At the stroke of a pen, this decision will open up an area larger than Mexico to commercial seabed mining; the largest extractive decision in our planet’s history. This stands in direct
conflict with international momentum to protect our planet and reduce activities that exacerbate climate change.
This is why we are calling on forward-thinking leaders to be on the right side of history and declare a Moratorium on Commercial International Seabed Mining. Over 1,000 respected scientists and nearly 800,000 concerned
individuals already have expressed their concern and we need wise and influential government leaders to do the same.
In addition, we need to correct the ISA’s course from one of privatising the ocean for the benefit of a few corporate and state interests to one that benefits all of mankind, current
and future generations. For this reason, we call on you to support new leadership in the ISA’s July 2020 election; one that will prioritize science, equality, and the shared
ocean. In the words of the great Jacques Cousteau, “the sea, the great unifier, is man’s only hope.”
INTERNATIONAL SEABED MINING: A BRIEFING
Credit: Nautilus Minerals, Deep Sea Mining Machines
1 million square kilometers of deep ocean, roughly the size of Mexico, stands to be affected by deep sea mining. In the Pacific specifically, there is major scientific concern around deep sea sediment ‘plumes’ or dust storms that can suffocate marine life on a large scale. Experimental seabed mining occured in Peru's EEZ and over 40 years later, over 80% of biodiversity which had existed, has not returned.
Thus far, only 29 companies and even fewer countries are set to benefit financially from seabed mining. This creates a game of winners and losers, where entire geographies such as Africa stand to gain little, while the negative consequences will be felt by all.
Every hydrothermal vent in the Atlantic and Indian Oceans has been zoned for seabed mining. We only discovered life in hydrothermal vents 40 years ago and they remain understudied and poorly understood. This makes it impossible to protect these key marine ecosystems from the long-term effects of deep sea mining.
The International Seabed Authority lacks transparency, has prioritized politics over science, and is not equipped to monitor seabed mining operations. In the Pacific Ocean, the creation of Areas of Particular Environmental Interest (APEI) reflect "policy boxes", rather than priority areas demanding environmental protection. Industry self-regulation hasn’t worked in the past, and we shouldn’t rely on it for the future.
ISA's Secretary General Michael Lodge, supported by the UK in the 2016 election, is up for re-election in summer 2020 - the same time as the vote to open up deep sea mining. During his tenure, US companies, such as Lockheed Martin, have used UK support to advance their interests in seabed mining. It is time for full transparency and balanced leadership within the ISA.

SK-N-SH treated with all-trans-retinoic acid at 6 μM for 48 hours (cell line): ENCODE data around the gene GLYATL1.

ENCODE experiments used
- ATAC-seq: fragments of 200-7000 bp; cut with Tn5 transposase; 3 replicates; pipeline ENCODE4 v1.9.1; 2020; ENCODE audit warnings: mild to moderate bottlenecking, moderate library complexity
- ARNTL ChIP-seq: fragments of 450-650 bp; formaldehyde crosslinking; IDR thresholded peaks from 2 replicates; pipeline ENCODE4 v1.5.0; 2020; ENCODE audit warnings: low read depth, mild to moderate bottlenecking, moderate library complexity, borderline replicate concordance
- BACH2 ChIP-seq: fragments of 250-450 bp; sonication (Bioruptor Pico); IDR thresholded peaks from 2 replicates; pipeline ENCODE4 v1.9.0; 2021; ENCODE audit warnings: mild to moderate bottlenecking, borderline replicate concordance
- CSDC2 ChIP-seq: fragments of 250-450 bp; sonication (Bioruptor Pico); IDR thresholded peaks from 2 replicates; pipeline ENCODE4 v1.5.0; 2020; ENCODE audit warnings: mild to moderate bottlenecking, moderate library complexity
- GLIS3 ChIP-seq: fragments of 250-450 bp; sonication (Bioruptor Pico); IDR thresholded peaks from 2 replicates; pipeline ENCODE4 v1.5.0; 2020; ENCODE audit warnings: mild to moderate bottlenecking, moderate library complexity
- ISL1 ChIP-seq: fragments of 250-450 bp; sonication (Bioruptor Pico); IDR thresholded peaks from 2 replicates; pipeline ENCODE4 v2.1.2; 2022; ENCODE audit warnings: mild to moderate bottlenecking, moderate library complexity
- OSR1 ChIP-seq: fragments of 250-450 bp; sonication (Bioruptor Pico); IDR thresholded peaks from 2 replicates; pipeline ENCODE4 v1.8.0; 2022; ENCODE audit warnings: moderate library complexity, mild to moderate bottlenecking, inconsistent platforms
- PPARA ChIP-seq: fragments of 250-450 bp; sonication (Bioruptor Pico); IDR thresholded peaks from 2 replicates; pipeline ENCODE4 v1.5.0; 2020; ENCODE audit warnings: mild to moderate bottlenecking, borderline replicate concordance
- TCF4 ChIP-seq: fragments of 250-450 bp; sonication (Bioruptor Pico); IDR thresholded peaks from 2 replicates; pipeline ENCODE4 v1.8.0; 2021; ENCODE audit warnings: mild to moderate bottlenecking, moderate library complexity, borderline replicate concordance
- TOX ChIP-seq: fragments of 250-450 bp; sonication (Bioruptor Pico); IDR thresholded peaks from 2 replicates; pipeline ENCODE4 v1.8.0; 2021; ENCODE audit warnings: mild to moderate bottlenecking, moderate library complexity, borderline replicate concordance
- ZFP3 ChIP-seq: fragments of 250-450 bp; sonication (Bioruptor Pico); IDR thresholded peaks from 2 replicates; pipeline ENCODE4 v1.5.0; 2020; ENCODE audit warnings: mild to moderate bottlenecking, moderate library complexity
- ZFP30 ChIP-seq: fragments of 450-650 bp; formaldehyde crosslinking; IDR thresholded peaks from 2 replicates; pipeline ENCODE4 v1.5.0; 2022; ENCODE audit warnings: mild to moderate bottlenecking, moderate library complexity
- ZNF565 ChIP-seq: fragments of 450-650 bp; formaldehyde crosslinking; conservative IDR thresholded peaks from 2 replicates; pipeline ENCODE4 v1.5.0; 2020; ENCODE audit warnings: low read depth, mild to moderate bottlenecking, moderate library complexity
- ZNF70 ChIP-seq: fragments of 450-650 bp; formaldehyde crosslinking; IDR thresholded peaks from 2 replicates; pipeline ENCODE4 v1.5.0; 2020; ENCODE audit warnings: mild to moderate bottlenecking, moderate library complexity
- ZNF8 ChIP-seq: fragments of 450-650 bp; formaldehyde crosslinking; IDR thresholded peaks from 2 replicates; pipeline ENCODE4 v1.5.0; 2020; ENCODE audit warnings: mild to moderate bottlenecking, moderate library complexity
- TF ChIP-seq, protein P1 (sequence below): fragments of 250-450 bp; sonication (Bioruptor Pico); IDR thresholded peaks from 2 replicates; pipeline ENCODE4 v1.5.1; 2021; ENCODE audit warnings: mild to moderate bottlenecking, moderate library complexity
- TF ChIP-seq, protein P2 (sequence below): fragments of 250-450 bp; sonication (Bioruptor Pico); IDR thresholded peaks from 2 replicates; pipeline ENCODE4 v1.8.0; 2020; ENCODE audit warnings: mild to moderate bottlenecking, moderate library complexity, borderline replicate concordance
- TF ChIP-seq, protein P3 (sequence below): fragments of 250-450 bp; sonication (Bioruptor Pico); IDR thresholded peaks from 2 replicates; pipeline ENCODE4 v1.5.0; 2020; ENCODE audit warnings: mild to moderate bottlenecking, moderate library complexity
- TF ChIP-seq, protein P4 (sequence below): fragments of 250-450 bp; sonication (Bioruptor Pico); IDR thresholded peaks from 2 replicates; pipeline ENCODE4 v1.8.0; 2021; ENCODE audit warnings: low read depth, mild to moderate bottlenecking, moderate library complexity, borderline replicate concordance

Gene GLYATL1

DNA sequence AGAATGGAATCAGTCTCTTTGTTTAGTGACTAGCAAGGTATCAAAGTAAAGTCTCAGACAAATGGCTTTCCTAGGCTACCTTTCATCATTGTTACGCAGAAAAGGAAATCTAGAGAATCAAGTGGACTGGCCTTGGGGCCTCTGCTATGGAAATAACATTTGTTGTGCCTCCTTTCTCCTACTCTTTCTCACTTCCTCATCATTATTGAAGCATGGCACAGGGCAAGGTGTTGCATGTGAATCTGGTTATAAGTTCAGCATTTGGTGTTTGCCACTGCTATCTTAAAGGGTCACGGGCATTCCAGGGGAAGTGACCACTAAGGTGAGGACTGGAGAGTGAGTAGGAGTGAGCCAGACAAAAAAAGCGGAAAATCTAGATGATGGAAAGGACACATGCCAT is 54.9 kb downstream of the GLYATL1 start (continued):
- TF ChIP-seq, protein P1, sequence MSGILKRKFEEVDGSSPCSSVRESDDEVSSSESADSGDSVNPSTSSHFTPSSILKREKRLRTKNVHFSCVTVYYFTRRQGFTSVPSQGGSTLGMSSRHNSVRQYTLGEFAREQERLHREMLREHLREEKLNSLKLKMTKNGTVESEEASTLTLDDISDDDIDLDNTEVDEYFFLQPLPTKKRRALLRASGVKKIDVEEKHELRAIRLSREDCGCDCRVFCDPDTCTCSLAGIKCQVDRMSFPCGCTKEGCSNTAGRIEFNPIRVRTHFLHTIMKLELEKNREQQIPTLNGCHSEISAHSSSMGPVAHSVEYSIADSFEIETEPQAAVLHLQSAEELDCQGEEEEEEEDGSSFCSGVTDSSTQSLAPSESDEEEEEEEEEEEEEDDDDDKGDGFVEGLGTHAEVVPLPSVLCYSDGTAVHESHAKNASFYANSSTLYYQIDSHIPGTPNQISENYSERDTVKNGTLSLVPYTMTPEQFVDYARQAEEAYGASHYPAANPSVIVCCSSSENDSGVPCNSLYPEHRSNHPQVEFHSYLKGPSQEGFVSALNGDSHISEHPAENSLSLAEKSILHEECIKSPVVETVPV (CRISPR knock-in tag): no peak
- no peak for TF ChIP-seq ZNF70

Seabed mining company claims are false: green technology advances do not require deep sea mining. Currently, less than 1% of rare-earth elements are recycled and more rare-earth metals sit in landfills as electronic waste than in all known global reserves. We need to explore advances in recycling, the circular economy, and technology before we extract unnecessarily.
'Casper octopod under threat from deep sea mining'
Scientists in 2016 discovered a new species of octopus that lays its eggs on the stalks of sponges attached to polymetallic nodules on the seabed. (NOAA)
Licensed areas (as of January 2020)
Paris-based UNESCO-IOC is leading the Decade of Ocean Science when the deep sea needs protection most. Let us use this time to understand the deep sea’s potential before it is destroyed.
Deep Sea Mining: Learn the Facts
Credit: Nautilus Minerals
Hydrothermal vents form at locations where seawater meets magma.
A venting black smoker emits jets of particle-laden fluids.
As early as July 2020, the UN’s International Seabed Authority (ISA) will hold a vote on whether or not to allow commercial seabed mining to begin in the High Seas.
The fragile seabed will be inevitably destroyed including newly discovered and rare sea-life. We do not know the implications for the ocean that are already challenged by global warming, microplastics, overfishing and oil spills.
Why are we about to lose our seabeds and sea life? Simply for the profit for a handful of mining companies.
As early as July 20th 2020, a small agency of the United Nations, the ISA, will hold a vote to allow commercial seabed mining. We must raise our voices to stop them.